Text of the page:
by Ed Bugos, Dollar Vigilante

"It is error alone which needs the support of government. Truth can stand by itself. Subject opinion to coercion: whom will you make your inquisitors? Fallible men; men governed by bad passions, by private as well as public reasons. And why subject it to coercion? To produce uniformity. But is uniformity of opinion desirable?" –Jefferson, Notes on State of Virginia, 1787

That’s one of the most recurring thoughts in my mind these days.  I’m usually thinking specifically of the hazards associated with central banking and fiat currencies, ideas brought to the west only a few centuries ago to support fractional reserve banking, a scheme that produces a recurring “cluster of errors” – i.e., and boom-bust cycle – in its wake.  It has fueled popular delusions of grandeur and manias from tulip speculation to world conquest, and is responsible for many economic collapses.

But history extends beyond the origin of government supported fractional reserve banking systems, Jefferson was no doubt aware, and much of it can be presented as a timeline in human fallibility.

Many important ideas widely considered good today were condemned once, and vice versa.

Most people even today are blithely unaware of what doctrines they hold are true and which are not.

[Consider this one!]

Thankfully, some scholars, not disconnected with Jefferson’s time, came to see it is perhaps better, then, not to sanction force to promote ideas and particularly religious doctrine.  How novel a time!

Jefferson’s critics believe it is naïve to think that general truths would win out by their shear veracity.

But what a farce it is to think that the bad men who would keep them from you might not somehow find their way into politics.  Standing armies were not used to realize truths such as: the sun does NOT revolve around the earth, the world is not flat, wants are infinite, means are scarce, value is subjective, and so on.

But they were certainly used to rob, loot, murder and commit atrocities in the name of God.

Historically truth has come about because someone stood up to hegemony and coercion.

The relevant lesson of history being that fallible humans endowed with too much power for their own good, or for anyone’s good, have always used force to suppress the truth…never to protect it!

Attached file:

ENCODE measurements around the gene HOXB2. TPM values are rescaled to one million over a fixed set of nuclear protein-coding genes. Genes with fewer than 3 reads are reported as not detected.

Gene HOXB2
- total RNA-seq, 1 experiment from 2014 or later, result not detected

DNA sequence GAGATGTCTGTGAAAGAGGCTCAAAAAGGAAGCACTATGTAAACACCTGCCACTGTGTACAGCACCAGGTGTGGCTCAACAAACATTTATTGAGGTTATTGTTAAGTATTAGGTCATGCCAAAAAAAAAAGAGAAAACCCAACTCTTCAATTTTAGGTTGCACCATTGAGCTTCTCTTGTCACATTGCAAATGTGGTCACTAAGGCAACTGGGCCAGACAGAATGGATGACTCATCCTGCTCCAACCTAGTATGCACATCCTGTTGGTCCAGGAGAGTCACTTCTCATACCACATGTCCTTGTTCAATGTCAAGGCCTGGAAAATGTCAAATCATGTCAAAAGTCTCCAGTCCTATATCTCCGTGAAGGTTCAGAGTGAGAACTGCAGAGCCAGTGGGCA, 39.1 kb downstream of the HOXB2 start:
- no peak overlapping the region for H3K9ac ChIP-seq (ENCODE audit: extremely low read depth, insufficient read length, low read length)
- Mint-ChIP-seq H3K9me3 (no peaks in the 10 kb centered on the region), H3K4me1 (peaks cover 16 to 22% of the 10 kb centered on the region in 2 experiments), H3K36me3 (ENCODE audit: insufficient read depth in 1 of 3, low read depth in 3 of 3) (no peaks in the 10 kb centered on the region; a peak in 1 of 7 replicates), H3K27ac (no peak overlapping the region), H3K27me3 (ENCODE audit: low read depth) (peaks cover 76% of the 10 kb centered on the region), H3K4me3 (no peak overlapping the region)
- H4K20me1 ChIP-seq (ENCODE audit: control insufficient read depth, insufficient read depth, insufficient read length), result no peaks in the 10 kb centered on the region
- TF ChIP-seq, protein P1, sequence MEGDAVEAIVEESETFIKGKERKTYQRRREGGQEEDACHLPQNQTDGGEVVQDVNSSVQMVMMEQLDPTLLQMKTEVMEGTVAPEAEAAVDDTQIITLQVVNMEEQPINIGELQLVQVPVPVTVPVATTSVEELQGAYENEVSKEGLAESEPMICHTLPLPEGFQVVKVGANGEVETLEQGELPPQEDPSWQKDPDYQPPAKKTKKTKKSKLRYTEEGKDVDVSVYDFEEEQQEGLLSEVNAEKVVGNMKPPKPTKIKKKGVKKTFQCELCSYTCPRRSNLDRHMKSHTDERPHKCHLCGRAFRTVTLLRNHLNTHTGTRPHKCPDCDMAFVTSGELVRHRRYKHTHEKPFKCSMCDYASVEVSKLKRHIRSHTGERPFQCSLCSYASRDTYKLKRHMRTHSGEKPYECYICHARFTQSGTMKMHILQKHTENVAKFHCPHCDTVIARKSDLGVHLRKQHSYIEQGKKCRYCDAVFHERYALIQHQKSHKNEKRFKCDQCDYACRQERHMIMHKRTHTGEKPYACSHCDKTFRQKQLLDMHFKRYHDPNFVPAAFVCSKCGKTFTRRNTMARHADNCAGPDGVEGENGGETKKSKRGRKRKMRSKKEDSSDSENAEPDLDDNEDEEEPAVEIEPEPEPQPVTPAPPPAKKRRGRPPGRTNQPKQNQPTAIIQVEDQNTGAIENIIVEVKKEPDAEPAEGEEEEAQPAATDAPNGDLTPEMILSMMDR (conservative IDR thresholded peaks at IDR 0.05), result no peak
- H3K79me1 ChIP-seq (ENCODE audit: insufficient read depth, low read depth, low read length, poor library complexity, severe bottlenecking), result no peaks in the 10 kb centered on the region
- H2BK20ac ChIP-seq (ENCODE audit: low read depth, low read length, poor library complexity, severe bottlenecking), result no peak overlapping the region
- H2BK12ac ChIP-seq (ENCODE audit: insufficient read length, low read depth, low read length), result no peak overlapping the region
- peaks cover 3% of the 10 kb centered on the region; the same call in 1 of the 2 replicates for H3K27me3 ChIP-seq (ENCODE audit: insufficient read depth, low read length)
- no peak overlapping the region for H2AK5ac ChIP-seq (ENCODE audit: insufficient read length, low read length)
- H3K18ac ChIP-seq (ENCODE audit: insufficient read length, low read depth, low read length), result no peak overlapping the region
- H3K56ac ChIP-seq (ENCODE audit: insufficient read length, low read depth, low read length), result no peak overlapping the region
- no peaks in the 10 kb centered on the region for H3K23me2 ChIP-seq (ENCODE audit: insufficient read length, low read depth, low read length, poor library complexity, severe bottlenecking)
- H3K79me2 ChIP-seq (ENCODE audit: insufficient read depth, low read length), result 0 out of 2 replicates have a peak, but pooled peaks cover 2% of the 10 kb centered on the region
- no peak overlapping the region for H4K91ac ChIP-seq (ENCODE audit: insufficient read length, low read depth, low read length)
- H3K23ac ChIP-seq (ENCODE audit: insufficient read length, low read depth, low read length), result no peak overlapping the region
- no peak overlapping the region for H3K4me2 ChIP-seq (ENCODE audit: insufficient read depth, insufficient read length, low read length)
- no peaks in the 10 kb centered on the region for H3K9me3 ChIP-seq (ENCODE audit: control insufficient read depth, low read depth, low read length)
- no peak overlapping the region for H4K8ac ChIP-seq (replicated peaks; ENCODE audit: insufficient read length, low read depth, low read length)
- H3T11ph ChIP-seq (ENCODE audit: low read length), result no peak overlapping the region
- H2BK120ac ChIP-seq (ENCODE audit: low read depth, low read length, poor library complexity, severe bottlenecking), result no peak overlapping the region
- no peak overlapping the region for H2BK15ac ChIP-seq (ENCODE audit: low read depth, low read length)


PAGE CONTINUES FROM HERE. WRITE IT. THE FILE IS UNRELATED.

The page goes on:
But more than anything, as a classical liberal, Jefferson saw the use of initiatory force as immoral.

I don’t know whether he valued diversity of opinion for its own sake.  But I am convinced that he would have valued the free exchange of ideas, and certainly would have tolerated dissent.  He promoted it.

No doubt he understood the importance of consensus on core values, like the nonaggression axiom, property law, etc.  But the use of force to realize these truths would defeat their purpose.  Besides, we are taught government is benevolent and run by all knowing philosopher kings elected by the general population prepared to implement its general will to the betterment of everyone when it is really just an institution run by “Fallible men; men governed by bad passions, by private as well as public reasons.”

So even the justification of initiatory force is based on a lie –a lie that the truth will one day bulldoze.

Antiquity will see men like Rothbard, Mises, and Hoppe as the Socrates, Galileo’s, and Bruno’s of the day.

For the thing about truth is that once it becomes generally realized it sure is hard to stamp out.

Indeed, while critics of the laissez faire system will tend to point to the fallibility of man as a weakness of such a system, others have long realized, ”If one rejects laissez faire on account of man’s fallibility and moral weakness, one must for the same reason also reject every kind of government action” (LvM).

In the real world, much error results from the well-intended misdirection of coercion and force.

If something is true, as Jefferson said, it does not need the support of government.

If an enterprise (or idea) is truly profitable, it doesn’t need subsidies and support from government.